Coming to the Rescue – A History of the Franklin Fire Department

In the early years of Franklin, the village of St. Martins was the site of a volunteer Fire Department House located at the intersection of Church St. and St. Martins Rd. Later the fire house was moved to St. Martins Square (Market Square) and then back again to St. Martins Rd. Little has been recorded about this early group of volunteers or what type of equipment they used.

It wasn’t until the early 1950’s that a Franklin Fire Department was established by a group of 12 dedicated citizens that recognized the need for basic fire protection. Up until that time, Franklin had relied on Hales Corners for fire protection. The Village of Hales Corners would extinguish area fires in rural Franklin at a cost of $250 per fire. Feeling that Franklin should have its own fire engine and no longer pay others for fire protection, Town Chairman Tom Godsell and Town Board member Dave Mayer decided to do something about the situation.

Franklin's First Fire Engine
Franklin’s first fire engine – a 1934 Ford truck – purchased in 1955

In 1955 Godsell and Mayer went to Union Grove and purchased Franklin’s first fire engine, a 1934 Ford truck for a cost of $250 —using their own money! The first day on the job the fire truck answered 3 calls, more than proving its value to the community!

The Franklin township thereafter approved the purchase of the fire truck and reimbursed Godsell and Mayer. The fire engine was stored in Fire Chief Elmer Acker’s barn on the southeast corner of Ryan Rd. and S. 76th St. Later it was moved to the first fire station which was a garage located near the Wildwood Inn (now called The Hideaway). That fire truck would later be used to lead the procession for the funeral of Tom Godsell in 1977 and appear many times in the Franklin 4th of July parades.

The first firefighters were all volunteers donating their time for firefighting and fund raising. The group of charter members recruited additional members and went to the West Milwaukee Fire Department for initial fire training. Some of those 1955 volunteers were: Fire Chief Elmer Acker, Elmer Delikat, James Ashley, Erwin Bosch, William Houtler, Earl Giese, Myron Benning, Joe Mainus, Robert Lindner, Harvey Mahr, Clement Piotrowski, Marvin Hareng, and Glenn Zamjahn. Late in 1956 when Franklin was incorporated as a city and the city’s first mayor was elected to run the city, Elmer Delikat became the Fire Chief under the new administration.

The First Firefighters

The initial emergency calls would come in to Walter Heiden, the owner of Heiden’s Hall (later called the Wildwood Inn and now called The Hideaway) . He would then initiate the phone tree. The firefighters relied on this phone tree to notify each other of emergencies. In many cases, the firefighters would leave for the fire station and the wives would complete the phone tree. Many of the wives belonged to the Firefighters Auxiliary, providing food and coffee at fire scenes and also assisting with fund raisers.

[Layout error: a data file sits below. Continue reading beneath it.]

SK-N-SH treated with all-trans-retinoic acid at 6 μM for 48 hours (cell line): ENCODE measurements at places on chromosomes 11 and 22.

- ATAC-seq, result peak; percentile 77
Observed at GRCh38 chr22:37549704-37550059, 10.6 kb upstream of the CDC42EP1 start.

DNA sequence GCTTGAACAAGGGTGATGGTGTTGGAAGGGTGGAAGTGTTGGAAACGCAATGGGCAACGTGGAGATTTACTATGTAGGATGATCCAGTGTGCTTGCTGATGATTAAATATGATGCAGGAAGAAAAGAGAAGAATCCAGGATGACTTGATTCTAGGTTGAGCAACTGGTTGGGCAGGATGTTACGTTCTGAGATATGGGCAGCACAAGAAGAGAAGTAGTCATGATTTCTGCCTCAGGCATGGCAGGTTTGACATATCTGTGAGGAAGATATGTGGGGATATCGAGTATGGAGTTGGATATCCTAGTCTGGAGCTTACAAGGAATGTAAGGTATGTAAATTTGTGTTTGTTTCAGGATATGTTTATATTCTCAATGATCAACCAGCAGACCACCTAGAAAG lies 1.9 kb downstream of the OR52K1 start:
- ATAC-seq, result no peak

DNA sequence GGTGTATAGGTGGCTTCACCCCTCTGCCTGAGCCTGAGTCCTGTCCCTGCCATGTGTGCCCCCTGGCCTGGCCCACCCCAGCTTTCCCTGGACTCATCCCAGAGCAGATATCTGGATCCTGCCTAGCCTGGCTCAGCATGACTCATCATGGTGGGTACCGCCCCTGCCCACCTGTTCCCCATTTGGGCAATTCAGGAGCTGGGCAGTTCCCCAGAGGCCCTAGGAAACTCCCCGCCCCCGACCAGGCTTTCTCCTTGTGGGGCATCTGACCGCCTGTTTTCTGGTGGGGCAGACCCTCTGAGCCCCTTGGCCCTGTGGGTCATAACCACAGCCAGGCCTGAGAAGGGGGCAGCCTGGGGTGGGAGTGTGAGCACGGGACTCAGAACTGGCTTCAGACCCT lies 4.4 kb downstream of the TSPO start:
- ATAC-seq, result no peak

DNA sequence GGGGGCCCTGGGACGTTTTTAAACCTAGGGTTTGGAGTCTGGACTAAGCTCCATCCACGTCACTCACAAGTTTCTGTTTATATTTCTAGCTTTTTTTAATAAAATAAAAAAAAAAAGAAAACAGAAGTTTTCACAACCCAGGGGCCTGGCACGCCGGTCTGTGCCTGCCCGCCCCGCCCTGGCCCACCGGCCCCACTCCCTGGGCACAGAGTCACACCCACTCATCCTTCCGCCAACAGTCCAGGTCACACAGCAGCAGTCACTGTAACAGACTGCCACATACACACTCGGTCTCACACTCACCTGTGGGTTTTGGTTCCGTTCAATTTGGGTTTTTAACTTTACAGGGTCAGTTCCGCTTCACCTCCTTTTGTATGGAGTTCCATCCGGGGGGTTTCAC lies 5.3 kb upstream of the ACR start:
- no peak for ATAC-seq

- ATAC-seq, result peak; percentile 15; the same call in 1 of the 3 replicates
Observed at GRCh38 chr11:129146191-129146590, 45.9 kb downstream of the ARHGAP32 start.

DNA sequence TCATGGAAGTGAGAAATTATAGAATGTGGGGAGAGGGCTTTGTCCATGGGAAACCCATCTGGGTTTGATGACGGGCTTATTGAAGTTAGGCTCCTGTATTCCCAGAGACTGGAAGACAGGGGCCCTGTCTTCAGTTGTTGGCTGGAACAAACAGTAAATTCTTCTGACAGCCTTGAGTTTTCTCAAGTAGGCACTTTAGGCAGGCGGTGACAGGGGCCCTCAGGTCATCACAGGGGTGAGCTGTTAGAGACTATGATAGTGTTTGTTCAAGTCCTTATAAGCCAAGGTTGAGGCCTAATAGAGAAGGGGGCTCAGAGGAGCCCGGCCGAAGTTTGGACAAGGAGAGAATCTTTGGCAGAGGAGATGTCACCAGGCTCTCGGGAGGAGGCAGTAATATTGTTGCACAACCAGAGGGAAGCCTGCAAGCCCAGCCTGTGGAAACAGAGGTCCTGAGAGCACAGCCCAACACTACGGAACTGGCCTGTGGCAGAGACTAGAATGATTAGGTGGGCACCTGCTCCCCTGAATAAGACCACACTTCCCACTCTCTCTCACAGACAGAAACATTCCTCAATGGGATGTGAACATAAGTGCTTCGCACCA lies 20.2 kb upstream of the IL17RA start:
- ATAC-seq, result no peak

For a number of years before Franklin hired full time firefighters, Eunice Benning was a fire dispatcher, working out of her home. She had 3 phones and the siren right in the house! She would work one 24-hr. shift on and one 24 hr. shift off. Others would work when she was not available so that Franklin had full time fire protection.

Ambulance service was very different in the 1960’s than what it is now. Firefighters had very little training and would respond to calls with a car, waiting for an ambulance to come from County Hospital that would transport the patient back to the hospital. During this time firefighters would receive minimal compensation for calls, more commonly known as Paid-on-Call. Eventually the fire department moved out of the Acker garage and utilized space at the Dept. of Public Works as a fire station, housing now 3 vehicles owned by the department. The phone tree was replaced by paging boxes that would alert personnel of an emergency.


By the 1970’s the Fire Department began to provide more emergency medical service. Firefighters became certified as EMTs (Emergency Medical Technicians). The city purchased a van-type ambulance and hired 3 full time personnel, including the first full time Fire Chief —Elmer Schreiber. This was necessary because it was becoming harder to find paid-on-call volunteers during daytime hours.

In 1971 Franklin built two fire stations, one at ll615 W. Rawson Ave. and one at 4755 W. Drexel Ave. The Rawson station was used until 2001 and now has been remodeled into a park , named the Ken Windl Park. The Drexel station was recently torn down and replaced by a more modern facility.

During the 1980’s the City of Franklin built a new modern fire station that is still in operation at 8901 W. Drexel Ave. As part of a regional upgrade, the City of Franklin received a 9-1-1 phone service, making responses to emergencies faster and more efficient.

In 1989 Milwaukee County awarded Franklin a paramedic unit and trained the paramedics. Franklin now had the Med 11 with full time 24 -hr fire protection and EMS service. By the year 2000 increased development on the east side of Franklin made it necessary to build another fire station. This one was built at 9911 S. 60th St. near the Franklin Industrial Park.

So what started with the purchase of a used fire truck in 1955 has now developed into a fully operational fire protection service. The Franklin Fire Department has grown so that there are weeks that the Franklin Fire Dept. runs more calls than the original Franklin Dept. would run all year! While some services have changed, some things stay the same. The dedication, the commitment to community and the willingness to put it on the line for a neighbor has always been the mainstay of the Franklin Fire Department.

– Judeen Scherrer